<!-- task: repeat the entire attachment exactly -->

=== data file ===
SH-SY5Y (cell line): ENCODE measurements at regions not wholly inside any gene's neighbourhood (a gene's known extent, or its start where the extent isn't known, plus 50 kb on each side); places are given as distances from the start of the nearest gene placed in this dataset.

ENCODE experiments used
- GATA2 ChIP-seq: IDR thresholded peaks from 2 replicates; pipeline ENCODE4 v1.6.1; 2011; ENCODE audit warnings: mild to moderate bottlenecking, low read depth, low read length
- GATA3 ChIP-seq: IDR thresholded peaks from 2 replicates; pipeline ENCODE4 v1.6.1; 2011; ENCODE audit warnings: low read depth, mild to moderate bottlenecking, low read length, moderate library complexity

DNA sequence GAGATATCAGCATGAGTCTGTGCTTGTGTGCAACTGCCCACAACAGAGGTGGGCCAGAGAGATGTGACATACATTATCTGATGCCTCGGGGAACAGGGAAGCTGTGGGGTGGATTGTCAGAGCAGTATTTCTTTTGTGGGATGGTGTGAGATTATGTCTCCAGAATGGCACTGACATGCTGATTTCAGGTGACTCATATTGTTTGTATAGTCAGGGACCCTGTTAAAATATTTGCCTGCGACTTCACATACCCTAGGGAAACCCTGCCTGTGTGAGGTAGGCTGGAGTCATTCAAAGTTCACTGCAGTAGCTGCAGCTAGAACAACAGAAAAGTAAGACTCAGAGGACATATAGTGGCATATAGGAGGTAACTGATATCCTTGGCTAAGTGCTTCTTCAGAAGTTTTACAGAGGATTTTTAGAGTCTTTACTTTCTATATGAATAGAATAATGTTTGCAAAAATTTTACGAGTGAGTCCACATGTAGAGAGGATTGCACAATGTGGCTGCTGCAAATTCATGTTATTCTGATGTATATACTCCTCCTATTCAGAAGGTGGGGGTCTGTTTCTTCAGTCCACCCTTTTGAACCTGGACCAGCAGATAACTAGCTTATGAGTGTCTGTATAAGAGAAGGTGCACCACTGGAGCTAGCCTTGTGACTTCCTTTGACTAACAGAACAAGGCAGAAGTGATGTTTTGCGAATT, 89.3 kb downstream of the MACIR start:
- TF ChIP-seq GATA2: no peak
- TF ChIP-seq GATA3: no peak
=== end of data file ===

SH-SY5Y (cell line): ENCODE measurements at regions not wholly inside any gene's neighbourhood (a gene's known extent, or its start where the extent isn't known, plus 50 kb on each side); places are given as distances from the start of the nearest gene placed in this dataset.

ENCODE experiments used
- GATA2 ChIP-seq: IDR thresholded peaks from 2 replicates; pipeline ENCODE4 v1.6.1; 2011; ENCODE audit warnings: mild to moderate bottlenecking, low read depth, low read length
- GATA3 ChIP-seq: IDR thresholded peaks from 2 replicates; pipeline ENCODE4 v1.6.1; 2011; ENCODE audit warnings: low read depth, mild to moderate bottlenecking, low read length, moderate library complexity

DNA sequence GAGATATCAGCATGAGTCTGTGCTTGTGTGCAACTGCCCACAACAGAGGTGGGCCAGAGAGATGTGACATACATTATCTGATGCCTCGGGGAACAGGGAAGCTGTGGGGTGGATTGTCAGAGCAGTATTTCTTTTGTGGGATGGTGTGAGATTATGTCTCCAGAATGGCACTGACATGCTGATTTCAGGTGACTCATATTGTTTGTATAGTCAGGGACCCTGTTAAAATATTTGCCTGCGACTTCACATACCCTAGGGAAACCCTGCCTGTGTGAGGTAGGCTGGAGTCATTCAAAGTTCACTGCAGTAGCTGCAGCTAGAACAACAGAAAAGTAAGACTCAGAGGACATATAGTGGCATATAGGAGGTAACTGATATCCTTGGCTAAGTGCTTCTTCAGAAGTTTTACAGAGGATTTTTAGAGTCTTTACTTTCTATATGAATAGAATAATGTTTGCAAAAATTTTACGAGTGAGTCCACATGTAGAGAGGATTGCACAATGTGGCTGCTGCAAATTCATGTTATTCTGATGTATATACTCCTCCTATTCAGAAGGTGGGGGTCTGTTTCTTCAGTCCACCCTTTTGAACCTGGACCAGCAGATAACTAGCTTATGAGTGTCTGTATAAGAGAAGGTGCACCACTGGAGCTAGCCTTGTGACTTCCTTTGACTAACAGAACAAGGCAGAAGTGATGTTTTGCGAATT, 89.3 kb downstream of the MACIR start:
- TF ChIP-seq GATA2: no peak
- TF ChIP-seq GATA3: no peak